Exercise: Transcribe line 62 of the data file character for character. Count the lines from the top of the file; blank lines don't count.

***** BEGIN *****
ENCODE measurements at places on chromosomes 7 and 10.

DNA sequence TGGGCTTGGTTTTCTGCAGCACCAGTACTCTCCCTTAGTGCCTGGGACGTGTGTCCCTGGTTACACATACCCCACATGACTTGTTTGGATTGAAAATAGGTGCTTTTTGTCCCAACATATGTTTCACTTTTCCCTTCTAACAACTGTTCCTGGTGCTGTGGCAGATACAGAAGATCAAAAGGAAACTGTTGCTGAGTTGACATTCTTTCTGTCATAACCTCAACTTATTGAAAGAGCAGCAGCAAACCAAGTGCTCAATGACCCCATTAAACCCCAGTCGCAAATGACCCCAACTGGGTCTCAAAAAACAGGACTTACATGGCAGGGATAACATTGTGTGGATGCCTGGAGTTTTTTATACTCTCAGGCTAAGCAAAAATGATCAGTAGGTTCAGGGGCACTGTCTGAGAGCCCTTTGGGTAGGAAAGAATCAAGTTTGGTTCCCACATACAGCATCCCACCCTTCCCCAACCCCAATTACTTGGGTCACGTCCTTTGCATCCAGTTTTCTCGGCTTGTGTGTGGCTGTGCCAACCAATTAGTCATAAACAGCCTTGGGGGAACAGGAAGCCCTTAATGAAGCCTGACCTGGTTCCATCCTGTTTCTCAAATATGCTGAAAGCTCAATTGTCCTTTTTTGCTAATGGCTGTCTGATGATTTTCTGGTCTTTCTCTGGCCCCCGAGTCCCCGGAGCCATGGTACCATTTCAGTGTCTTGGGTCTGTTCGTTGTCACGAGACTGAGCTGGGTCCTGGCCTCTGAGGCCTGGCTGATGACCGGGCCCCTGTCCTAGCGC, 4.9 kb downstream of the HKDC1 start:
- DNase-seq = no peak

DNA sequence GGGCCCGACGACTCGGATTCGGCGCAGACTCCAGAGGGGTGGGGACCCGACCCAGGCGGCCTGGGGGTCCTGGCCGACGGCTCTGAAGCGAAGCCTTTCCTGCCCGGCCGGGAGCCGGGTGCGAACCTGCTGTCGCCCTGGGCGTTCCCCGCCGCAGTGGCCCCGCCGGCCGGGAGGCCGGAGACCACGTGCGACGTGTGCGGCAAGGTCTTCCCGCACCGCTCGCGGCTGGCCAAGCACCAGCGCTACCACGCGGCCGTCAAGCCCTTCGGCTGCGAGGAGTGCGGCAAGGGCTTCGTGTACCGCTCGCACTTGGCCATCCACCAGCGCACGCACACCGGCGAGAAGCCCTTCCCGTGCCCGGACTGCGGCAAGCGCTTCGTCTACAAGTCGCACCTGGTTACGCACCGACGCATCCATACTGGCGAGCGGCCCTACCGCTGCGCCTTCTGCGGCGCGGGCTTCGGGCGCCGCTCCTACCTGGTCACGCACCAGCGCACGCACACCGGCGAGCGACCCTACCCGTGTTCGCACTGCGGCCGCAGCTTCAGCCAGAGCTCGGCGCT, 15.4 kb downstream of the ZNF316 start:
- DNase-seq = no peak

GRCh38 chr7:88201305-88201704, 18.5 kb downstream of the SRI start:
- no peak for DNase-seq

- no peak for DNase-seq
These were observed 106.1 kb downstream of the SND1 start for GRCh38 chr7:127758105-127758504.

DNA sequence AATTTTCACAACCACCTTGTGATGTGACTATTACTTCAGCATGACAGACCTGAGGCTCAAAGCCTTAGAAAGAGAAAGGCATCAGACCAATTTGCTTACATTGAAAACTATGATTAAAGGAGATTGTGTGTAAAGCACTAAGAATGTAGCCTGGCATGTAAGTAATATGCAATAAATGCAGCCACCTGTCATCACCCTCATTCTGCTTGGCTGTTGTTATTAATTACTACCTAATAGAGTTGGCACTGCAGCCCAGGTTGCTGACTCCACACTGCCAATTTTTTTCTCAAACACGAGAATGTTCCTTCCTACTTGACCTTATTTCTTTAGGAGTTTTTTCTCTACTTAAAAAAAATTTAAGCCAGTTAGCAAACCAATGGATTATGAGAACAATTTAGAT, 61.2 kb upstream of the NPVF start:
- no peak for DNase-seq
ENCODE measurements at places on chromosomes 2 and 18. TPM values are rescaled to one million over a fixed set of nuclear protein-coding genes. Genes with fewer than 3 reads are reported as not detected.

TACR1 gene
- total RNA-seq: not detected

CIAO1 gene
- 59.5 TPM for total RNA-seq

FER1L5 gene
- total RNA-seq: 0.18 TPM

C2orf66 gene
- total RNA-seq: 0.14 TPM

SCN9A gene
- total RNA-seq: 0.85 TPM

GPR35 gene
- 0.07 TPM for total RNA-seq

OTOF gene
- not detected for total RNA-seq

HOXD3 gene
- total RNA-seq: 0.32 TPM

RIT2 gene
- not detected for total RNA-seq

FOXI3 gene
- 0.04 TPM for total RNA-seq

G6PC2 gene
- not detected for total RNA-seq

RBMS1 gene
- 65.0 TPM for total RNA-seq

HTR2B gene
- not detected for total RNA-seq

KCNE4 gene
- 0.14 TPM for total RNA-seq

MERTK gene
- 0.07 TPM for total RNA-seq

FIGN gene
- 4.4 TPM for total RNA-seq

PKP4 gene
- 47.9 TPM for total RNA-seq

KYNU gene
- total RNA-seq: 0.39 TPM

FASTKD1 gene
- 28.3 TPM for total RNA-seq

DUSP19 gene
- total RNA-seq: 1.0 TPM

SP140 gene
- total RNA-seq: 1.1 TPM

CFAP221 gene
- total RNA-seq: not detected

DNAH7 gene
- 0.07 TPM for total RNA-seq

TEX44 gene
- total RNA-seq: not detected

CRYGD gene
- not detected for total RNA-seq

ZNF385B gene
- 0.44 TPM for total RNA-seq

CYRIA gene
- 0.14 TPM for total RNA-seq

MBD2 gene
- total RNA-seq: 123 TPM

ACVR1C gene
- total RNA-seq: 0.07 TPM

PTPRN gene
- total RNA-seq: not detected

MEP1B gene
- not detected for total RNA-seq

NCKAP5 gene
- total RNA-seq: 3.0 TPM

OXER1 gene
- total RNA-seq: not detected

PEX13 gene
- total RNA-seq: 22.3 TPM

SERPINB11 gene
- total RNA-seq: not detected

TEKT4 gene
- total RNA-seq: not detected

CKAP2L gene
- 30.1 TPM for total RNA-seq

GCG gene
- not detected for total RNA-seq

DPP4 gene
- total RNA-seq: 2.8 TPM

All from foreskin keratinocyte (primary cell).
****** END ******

- not detected for total RNA-seq